Turkish government has detained 15 people, including military officers on active duties, in 14 provinces on Thursday following the detention warrants issued by Aydın Chief Prosecutor’s Office for 21 people over their alleged links to the Gülen movement.
The people were reportedly detained by police teams in Aydın, Ankara, İzmir, Mardin, Muğla, Hatay, Konya, Eskişehir, Kırıkkale, Nevşehir, Şanlıurfa, Kilis, Diyarbakır, Balıkesir provinces of Turkey.
Also in Kars province, 9 people were detained by police on Thursday over their alleged use of mobile phone messaging application ByLock. Turkish authorities believe that ByLock is a communication tool among followers of the faith-based Gülen movement. Tens of thousands of people, including civil servants, police officers, soldiers, businessmen, and housemakers, have either been dismissed or arrested for using ByLock since the failed coup attempt on July 15, 2016.
Turkey survived a controversial military coup attempt on July 15, 2016 that killed 249 people. Immediately after the putsch the ruling Justice and Development Party (AKP) government along with Turkey’s autocratic President Recep Tayyip Erdoğan pinned the blame on the Gülen movement.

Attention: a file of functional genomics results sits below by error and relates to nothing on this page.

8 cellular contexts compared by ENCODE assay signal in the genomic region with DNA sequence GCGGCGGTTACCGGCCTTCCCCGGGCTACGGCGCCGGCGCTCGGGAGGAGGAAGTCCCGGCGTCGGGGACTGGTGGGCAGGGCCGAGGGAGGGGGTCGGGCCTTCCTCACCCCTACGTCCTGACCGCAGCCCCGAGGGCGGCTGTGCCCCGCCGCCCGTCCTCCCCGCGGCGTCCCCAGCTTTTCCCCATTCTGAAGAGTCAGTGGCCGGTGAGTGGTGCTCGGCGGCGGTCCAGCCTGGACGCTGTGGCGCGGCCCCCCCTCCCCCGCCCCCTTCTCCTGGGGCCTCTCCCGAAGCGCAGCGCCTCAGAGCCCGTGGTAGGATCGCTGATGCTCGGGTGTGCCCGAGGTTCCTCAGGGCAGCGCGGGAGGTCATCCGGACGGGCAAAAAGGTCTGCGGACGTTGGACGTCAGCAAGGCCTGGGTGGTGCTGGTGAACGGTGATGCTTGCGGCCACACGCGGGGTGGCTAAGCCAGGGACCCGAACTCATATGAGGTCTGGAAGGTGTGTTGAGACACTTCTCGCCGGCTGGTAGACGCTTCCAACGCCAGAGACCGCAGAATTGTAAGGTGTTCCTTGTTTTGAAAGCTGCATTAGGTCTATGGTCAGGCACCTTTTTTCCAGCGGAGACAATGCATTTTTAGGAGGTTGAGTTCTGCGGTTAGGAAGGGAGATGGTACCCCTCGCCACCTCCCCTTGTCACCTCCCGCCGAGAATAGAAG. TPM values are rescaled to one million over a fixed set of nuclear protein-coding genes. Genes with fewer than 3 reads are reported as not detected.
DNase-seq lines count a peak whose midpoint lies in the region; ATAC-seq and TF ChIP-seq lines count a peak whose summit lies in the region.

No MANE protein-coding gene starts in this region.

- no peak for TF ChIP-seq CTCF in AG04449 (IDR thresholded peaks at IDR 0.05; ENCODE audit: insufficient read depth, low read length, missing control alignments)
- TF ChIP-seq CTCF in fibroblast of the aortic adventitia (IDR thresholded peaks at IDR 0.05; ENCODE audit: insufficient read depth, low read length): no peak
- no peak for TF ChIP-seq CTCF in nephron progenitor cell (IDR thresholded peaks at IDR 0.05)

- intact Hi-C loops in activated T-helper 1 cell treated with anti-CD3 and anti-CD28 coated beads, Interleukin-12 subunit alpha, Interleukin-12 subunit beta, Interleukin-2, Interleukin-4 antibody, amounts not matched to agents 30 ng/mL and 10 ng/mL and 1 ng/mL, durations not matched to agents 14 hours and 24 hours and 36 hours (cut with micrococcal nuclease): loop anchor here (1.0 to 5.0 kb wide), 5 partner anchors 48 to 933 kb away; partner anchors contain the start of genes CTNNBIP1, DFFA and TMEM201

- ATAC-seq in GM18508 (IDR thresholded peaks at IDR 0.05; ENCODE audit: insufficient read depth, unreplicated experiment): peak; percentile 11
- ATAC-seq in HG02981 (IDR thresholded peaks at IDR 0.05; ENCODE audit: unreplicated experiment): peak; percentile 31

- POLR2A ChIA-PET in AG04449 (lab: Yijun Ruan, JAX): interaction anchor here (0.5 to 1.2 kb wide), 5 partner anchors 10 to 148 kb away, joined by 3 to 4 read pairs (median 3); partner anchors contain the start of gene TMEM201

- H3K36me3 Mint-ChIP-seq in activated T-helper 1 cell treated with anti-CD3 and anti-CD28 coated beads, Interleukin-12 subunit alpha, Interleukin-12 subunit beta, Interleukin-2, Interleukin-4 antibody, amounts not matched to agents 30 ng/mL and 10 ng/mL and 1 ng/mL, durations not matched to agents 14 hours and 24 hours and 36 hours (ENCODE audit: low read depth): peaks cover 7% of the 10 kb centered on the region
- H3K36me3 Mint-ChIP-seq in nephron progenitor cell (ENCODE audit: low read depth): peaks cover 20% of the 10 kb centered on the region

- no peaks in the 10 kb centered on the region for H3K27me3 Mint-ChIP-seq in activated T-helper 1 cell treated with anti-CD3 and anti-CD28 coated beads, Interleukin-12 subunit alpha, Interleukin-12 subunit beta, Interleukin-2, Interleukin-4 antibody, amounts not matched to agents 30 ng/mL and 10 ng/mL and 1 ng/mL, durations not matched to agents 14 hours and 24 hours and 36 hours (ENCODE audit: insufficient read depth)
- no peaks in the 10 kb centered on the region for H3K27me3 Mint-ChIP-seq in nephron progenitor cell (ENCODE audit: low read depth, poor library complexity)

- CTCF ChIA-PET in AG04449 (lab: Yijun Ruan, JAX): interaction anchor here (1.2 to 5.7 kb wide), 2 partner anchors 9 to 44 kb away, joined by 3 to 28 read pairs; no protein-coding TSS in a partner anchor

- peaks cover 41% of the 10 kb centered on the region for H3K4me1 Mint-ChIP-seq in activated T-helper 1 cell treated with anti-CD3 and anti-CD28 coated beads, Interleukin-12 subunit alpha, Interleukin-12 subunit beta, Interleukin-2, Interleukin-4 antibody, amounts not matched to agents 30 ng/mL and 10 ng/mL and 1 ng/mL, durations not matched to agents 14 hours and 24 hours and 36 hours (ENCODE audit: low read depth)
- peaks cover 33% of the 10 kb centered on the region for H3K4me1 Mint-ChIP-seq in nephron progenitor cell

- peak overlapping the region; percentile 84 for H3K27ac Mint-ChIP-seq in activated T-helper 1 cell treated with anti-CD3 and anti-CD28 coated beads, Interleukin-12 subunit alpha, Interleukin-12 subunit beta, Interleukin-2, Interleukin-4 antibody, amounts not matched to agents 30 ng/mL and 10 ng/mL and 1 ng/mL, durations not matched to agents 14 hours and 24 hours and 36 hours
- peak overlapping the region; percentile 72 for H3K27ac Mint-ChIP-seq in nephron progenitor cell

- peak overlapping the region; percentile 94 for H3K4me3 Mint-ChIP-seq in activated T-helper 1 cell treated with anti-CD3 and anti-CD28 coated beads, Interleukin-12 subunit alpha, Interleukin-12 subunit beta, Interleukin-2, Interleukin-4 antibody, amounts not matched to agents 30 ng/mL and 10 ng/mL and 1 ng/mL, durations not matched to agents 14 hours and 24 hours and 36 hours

Fethullah Gülen, who inspired the movement, strongly denied having any role in the failed coup and called for an international investigation into it, but President Erdoğan — calling the coup attempt “a gift from God” — and the government initiated a widespread purge aimed at cleansing sympathizers of the movement from within state institutions, dehumanizing its popular figures and putting them in custody.
Turkey’s Justice Ministry announced on July 13 that 50,510 people have been arrested and 169,013 have been the subject of legal proceedings on coup charges since the failed coup.